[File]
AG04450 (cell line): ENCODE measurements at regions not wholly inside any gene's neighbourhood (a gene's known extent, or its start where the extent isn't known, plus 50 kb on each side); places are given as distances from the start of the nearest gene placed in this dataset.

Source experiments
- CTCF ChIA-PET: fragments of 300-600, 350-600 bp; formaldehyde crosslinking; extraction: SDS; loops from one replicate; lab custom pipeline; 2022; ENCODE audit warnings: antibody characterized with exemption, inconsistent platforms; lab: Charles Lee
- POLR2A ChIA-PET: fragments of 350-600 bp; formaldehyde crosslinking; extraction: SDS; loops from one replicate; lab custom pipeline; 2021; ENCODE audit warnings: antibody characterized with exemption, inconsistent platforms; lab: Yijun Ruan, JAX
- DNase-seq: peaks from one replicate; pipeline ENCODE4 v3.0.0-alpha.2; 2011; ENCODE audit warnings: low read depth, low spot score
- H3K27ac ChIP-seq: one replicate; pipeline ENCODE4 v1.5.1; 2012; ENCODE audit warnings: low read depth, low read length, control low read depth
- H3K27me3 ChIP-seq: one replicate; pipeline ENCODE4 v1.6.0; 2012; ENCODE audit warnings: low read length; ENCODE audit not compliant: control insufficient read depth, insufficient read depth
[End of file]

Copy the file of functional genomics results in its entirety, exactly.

AG04450 (cell line): ENCODE measurements at regions not wholly inside any gene's neighbourhood (a gene's known extent, or its start where the extent isn't known, plus 50 kb on each side); places are given as distances from the start of the nearest gene placed in this dataset.

Source experiments
- CTCF ChIA-PET: fragments of 300-600, 350-600 bp; formaldehyde crosslinking; extraction: SDS; loops from one replicate; lab custom pipeline; 2022; ENCODE audit warnings: antibody characterized with exemption, inconsistent platforms; lab: Charles Lee
- POLR2A ChIA-PET: fragments of 350-600 bp; formaldehyde crosslinking; extraction: SDS; loops from one replicate; lab custom pipeline; 2021; ENCODE audit warnings: antibody characterized with exemption, inconsistent platforms; lab: Yijun Ruan, JAX
- DNase-seq: peaks from one replicate; pipeline ENCODE4 v3.0.0-alpha.2; 2011; ENCODE audit warnings: low read depth, low spot score
- H3K27ac ChIP-seq: one replicate; pipeline ENCODE4 v1.5.1; 2012; ENCODE audit warnings: low read depth, low read length, control low read depth
- H3K27me3 ChIP-seq: one replicate; pipeline ENCODE4 v1.6.0; 2012; ENCODE audit warnings: low read length; ENCODE audit not compliant: control insufficient read depth, insufficient read depth